It underwent repairs and restoration after WWII, eventually reopening in 1986, complete with UNESCO World Heritage Site status in 1987. And with the funicular making the trip every ten minutes, don’t let a line deter you! Despite my perpetually warm body temperature, I ventured up Castle Hill by foot on my way to Fisherman’s Bastion – but let’s just say that next time, I’ll happily opt for the funicular.
13. Great Market Hall
If you’re in Budapest, don’t miss the chance to experience the buzzing Great Market Hall, affectionately known as Nagyvásárcsarnok. Built in 1987, this three-story market has everything from fresh produce, meats and cheeses to spices, clothing and much more.
While the Great Market Hall is closed on Sundays, Saturdays are the perfect time to indulge in a tasty guided tour. You’ll leave feeling well-fed and more knowledgeable about Hungarian cuisine. Try longos, chimney cakes, and Hungarian strudel.
Looking to avoid the crowds of locals? Visit early in the morning or opt for a weekday late morning or early afternoon shopping spree.
14. Street art in the Jewish District
Thanks to the Façade Rehab Project, citizens once tasked with watching their city’s buildings deteriorate were instead encouraged to channel their artistic energy into breathing new life onto the decaying walls around them.
Now, you can spot masterfully done artworks of varying sizes featuring anything from dark, torrid history to Rubik, the famous Budapestian who invented the cube. And of course, you can always find a mural that speaks for you and is sure to give you the perfect Instagram moment, regardless of whether you are taking photos, selfies, family photos, or anything else.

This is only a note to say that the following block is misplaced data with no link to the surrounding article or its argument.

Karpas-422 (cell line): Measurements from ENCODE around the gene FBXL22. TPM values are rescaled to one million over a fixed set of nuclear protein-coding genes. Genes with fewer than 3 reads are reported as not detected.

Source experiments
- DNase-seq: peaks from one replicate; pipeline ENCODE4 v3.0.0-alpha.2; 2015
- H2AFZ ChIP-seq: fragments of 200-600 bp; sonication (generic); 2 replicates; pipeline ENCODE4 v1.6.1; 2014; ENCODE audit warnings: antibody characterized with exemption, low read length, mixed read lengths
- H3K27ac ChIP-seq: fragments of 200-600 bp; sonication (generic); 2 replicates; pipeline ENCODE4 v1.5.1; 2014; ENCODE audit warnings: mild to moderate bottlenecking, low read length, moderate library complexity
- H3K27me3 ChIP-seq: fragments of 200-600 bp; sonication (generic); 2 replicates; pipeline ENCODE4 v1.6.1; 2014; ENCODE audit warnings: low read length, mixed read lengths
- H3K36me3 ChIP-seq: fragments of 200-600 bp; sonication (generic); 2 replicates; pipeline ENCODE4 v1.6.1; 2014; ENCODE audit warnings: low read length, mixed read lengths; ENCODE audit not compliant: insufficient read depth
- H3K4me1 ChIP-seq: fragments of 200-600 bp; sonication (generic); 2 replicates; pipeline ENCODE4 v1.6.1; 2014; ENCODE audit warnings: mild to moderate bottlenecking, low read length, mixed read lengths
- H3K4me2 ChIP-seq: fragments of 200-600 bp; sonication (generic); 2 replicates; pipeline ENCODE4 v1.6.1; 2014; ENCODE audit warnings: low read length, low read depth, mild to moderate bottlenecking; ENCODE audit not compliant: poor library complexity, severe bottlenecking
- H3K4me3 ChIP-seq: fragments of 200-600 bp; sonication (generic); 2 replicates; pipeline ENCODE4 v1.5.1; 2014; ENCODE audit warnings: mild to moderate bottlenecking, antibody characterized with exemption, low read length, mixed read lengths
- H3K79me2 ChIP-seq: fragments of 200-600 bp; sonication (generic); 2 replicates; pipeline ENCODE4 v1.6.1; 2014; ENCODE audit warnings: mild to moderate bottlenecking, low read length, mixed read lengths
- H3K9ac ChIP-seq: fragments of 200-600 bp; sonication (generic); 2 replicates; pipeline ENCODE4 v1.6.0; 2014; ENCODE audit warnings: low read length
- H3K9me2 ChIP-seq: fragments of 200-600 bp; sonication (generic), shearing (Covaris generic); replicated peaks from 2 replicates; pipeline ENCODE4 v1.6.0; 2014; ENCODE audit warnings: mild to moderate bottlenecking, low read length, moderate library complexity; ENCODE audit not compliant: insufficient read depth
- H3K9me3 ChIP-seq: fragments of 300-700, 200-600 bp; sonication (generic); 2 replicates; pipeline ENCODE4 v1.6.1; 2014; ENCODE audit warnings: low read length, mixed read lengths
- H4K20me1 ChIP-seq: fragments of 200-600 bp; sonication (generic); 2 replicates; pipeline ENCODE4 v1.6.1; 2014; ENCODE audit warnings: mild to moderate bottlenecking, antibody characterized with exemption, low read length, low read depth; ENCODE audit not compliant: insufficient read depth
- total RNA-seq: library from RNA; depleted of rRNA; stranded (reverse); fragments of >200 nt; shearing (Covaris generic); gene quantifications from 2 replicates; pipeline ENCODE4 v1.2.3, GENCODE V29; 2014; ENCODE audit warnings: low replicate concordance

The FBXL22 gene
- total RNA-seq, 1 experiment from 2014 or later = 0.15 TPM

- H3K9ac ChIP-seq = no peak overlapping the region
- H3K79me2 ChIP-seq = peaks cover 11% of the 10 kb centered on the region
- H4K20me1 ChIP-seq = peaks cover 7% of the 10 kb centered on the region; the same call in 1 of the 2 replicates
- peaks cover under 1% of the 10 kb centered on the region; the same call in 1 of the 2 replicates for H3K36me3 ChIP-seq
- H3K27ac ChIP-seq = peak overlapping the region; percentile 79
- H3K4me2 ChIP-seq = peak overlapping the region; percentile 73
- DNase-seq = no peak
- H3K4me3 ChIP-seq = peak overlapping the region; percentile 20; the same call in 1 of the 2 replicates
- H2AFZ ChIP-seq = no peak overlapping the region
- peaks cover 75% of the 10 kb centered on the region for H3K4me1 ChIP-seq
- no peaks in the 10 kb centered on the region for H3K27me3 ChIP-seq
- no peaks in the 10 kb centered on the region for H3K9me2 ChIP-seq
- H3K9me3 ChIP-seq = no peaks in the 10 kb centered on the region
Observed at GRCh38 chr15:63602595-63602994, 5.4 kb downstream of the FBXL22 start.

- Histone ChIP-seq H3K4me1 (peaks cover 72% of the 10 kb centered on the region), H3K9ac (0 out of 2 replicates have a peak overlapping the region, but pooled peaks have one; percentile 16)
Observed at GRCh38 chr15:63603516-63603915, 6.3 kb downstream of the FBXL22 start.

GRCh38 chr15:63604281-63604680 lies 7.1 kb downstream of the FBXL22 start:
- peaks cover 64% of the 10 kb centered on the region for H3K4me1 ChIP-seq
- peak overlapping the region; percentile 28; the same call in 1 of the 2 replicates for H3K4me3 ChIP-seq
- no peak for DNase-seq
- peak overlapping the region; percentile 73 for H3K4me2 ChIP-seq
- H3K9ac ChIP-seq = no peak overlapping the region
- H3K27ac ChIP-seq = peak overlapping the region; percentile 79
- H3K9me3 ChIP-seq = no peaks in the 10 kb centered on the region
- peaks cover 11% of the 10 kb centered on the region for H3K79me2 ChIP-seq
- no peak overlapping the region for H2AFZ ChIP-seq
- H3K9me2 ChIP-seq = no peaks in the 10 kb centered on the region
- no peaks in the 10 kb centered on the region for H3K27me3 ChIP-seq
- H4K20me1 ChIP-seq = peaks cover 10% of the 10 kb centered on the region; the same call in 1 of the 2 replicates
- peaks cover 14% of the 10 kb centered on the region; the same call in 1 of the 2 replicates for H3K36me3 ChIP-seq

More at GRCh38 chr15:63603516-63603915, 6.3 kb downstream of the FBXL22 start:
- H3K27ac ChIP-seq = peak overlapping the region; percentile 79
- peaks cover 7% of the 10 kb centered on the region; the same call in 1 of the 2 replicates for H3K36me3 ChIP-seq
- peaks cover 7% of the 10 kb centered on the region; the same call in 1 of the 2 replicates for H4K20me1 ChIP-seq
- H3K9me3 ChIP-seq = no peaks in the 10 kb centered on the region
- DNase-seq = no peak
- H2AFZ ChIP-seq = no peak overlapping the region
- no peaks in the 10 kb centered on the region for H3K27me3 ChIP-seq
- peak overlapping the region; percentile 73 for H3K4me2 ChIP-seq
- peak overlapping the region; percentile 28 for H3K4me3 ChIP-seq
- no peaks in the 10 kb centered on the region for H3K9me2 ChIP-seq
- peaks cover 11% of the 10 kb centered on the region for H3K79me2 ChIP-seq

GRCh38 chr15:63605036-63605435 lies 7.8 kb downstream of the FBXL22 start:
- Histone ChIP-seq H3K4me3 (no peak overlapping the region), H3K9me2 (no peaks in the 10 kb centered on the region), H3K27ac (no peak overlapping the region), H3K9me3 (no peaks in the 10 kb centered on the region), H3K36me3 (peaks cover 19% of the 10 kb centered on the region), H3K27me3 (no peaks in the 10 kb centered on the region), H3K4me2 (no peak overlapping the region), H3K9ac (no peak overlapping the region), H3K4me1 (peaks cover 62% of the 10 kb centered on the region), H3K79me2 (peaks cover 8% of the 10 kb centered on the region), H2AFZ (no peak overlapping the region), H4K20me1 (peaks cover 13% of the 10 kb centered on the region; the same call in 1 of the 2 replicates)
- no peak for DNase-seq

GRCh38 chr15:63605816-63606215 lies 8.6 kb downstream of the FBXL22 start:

15. Fisherman’s Bastion
If you visit Budapest, don’t miss out on what I think is the most breathtaking sight in the city – Fisherman’s Bastion or, as the locals call it, Halászbástya.
Built between 1895 and 1902 as part of the Millennial developments for Hungary’s 1000th birthday, this enchanting castle-like structure on Castle Hill simply looks like something out of a fairy tale. Heck, it’s even styled like the medieval architecture of 1000 AD What’s more, the seven towers represent the seven chieftains who settled in the city in 896, and there’s a stunning statue of St. Stephen too.
Fisherman’s Bastion used to defend the old ramparts and was damaged during WWII, but it’s been immaculately restored by the sons of the original architect, Frigyes Schulek.
So, if you want the perfect photo-op (because it’s coming on, who doesn’t?), make sure to head there at sunrise before the crowds take over. Trust me, you won’t be disappointed!
One place you absolutely cannot miss: Matthias Church. Not only is it a breathtaking example of medieval architecture, but it’s also one of the most Instagrammable spots in the city. Trust me, your followers will thank you for the post. Plus, who doesn’t love a little history with stunning views? It also doesn’t hurt that it’s located at Fisherman’s Bastion so you are already there!
With its mix of stunning architecture and charming streets, Budapest offers countless images to capture Hungary’s old world charm. Whether you’re an Instagram novice or pro, you won’t be able to resist the urge to pause – some might even say ‘inhale the moment’ – and take a snapshot at these spots! From Fisherman’s Bastion to Gellert Hill, there is something perfect for capturing your best photos on the ‘Gram. Who knows, with the right composition and filters, you just might be the envy of all your friends! Now tell us: where is your favorite place to take photos in Budapest? Drop us a line and let us know!